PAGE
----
The regional government of Catalonia will hold a Nov. 9 referendum à la Scotland on the question of whether the area should declare independence from Spain—but the results will be non-binding, seemingly making the vote something of an elaborate opinion poll. The national government in Madrid is nonetheless not pleased. From Reuters:
Unlike London, which allowed the Scottish vote, Madrid says even a non-binding referendum would violate the Spanish constitution and has pledged to block it in the courts.
Spanish political leaders, including centre-right Prime Minister Mariano Rajoy and Socialist opposition leader Pedro Sanchez, hailed the Scottish "no" vote and said the outcome demonstrated the value of unity for Spain.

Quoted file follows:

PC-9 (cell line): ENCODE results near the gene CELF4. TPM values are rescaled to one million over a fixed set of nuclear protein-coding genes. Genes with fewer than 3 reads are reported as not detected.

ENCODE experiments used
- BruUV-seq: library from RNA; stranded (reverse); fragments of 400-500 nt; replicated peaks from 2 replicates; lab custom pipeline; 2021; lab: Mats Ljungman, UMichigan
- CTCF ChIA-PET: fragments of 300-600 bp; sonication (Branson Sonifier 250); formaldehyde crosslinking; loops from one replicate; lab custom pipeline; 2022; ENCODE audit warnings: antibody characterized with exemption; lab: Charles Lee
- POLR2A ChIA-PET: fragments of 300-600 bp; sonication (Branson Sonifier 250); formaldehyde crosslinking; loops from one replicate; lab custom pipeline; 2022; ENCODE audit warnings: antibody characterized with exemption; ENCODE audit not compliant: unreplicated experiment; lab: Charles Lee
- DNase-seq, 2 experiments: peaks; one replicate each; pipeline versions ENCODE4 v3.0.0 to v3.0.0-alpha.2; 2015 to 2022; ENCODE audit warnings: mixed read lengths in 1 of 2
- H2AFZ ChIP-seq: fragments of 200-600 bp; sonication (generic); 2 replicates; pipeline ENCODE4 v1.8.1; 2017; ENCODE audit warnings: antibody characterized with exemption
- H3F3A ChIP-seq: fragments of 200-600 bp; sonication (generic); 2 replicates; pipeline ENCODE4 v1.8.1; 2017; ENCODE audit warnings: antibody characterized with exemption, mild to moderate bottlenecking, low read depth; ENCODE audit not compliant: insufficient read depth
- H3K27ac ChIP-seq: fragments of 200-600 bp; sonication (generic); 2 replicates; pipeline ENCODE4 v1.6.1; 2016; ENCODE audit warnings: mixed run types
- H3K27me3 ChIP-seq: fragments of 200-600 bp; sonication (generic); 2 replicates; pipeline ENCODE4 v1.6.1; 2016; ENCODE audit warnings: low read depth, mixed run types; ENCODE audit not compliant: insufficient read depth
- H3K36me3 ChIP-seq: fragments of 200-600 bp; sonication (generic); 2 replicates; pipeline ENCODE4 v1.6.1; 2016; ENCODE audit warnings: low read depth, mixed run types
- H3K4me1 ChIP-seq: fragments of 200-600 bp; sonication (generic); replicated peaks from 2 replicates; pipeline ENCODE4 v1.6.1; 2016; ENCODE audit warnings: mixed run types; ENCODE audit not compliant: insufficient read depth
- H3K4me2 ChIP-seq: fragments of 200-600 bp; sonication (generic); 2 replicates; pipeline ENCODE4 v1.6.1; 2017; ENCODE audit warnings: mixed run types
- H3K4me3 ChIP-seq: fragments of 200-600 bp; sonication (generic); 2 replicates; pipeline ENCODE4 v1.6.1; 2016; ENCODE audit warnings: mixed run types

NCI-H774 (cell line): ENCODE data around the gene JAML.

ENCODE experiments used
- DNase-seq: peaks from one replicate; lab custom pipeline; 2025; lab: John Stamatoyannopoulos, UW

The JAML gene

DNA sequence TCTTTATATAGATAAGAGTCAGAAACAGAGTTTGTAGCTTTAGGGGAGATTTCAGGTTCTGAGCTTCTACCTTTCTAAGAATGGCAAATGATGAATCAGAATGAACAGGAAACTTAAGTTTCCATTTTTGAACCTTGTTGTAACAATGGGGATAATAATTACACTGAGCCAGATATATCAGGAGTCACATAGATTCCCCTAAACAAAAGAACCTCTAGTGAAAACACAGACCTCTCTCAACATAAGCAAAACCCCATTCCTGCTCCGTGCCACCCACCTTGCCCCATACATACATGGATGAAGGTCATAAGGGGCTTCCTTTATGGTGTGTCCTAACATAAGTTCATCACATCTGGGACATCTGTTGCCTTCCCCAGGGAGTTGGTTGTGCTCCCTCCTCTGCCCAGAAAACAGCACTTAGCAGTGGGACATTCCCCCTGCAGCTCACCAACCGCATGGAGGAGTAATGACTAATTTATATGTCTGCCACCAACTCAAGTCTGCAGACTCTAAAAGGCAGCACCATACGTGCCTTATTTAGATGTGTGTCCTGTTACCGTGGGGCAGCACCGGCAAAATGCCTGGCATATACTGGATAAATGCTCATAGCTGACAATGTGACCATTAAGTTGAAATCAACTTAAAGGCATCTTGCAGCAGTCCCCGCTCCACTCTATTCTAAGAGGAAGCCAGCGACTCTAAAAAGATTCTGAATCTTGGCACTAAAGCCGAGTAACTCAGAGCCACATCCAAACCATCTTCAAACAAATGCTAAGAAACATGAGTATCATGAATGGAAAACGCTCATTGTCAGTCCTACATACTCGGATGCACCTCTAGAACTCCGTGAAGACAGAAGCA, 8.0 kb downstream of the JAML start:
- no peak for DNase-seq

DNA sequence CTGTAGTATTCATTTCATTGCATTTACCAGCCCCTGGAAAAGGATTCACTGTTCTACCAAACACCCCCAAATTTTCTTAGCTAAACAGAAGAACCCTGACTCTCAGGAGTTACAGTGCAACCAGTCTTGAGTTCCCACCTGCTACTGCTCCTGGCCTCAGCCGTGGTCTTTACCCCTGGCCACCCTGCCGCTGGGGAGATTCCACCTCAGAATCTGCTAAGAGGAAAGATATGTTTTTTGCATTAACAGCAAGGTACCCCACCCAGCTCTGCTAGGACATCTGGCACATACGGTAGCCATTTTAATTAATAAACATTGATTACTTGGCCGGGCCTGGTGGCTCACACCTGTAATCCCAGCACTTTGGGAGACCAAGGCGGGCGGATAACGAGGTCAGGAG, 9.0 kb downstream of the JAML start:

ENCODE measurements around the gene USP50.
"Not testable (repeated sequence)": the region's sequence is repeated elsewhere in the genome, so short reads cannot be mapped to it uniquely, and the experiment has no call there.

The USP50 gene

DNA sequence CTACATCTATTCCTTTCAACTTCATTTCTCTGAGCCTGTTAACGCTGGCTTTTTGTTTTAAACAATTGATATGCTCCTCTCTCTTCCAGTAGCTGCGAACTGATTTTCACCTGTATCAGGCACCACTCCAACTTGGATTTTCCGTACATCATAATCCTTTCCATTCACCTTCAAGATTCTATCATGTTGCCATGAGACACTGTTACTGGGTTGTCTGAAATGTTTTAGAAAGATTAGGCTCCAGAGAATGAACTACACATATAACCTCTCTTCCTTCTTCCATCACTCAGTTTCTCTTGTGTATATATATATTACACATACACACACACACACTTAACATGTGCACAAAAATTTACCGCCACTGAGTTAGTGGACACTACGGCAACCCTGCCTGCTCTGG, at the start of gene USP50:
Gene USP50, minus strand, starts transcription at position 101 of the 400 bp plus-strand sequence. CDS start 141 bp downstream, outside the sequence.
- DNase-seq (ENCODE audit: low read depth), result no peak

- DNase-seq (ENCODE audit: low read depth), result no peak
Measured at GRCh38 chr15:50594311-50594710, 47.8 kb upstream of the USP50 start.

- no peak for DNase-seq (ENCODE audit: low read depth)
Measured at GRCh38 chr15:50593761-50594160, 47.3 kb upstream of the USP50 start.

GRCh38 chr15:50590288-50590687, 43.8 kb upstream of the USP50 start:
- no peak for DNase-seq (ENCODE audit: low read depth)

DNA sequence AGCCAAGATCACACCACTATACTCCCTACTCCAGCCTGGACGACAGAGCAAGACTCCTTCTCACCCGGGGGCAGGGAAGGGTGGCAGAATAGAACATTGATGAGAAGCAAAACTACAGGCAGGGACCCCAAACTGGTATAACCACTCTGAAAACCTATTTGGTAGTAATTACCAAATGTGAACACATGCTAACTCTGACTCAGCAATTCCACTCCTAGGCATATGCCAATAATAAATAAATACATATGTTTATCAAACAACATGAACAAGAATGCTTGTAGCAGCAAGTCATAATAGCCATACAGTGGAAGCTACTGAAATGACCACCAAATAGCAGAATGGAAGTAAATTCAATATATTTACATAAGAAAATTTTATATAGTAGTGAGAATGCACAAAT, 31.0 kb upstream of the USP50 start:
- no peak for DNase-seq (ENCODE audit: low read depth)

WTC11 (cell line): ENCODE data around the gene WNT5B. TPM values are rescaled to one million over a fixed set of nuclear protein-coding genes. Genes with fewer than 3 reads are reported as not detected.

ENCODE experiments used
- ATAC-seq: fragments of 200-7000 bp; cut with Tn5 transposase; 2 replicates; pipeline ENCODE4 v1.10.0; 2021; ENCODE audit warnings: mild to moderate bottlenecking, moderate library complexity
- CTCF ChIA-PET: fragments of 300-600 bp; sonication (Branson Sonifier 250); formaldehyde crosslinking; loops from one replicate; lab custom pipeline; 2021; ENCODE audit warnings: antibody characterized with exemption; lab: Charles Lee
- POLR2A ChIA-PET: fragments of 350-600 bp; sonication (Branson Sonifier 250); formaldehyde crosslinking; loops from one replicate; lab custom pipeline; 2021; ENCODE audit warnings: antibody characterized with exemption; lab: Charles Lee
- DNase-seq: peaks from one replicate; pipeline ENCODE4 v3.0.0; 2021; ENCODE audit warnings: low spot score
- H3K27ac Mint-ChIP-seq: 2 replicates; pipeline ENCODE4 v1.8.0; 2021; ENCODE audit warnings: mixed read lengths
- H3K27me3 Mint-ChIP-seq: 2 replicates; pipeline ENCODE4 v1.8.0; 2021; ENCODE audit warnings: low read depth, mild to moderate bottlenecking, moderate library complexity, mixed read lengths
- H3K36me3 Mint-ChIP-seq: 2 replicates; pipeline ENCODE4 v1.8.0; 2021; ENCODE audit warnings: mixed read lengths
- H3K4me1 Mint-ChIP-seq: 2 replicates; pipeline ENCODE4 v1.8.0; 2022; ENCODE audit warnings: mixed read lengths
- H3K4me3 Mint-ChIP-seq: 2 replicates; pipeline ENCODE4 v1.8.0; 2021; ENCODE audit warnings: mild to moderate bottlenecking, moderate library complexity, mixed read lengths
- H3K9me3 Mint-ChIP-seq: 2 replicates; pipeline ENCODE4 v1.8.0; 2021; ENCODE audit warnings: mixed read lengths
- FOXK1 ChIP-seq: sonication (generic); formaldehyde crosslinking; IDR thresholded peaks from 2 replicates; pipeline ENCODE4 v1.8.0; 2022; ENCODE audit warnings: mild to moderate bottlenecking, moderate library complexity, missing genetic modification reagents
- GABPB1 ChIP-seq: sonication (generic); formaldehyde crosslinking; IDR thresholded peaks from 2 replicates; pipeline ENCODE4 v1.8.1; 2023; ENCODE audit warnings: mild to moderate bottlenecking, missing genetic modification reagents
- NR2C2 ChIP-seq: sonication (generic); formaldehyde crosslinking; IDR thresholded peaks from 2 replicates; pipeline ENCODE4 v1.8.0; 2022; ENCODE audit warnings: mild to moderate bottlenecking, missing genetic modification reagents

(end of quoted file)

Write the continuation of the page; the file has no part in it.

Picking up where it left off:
The Guardian observes that Catalonia is a larger part of Spain than Scotland is of the U.K. from an economic standpoint, accounting for "nearly one-fifth" of the country's GDP. Scotland contributes 9.5 percent of the U.K.'s GDP.
Correction, September 22, 2014: This post originally referred incorrectly to "the regional government of Catalan." Catalan is a language and identity; Catalonia is a place.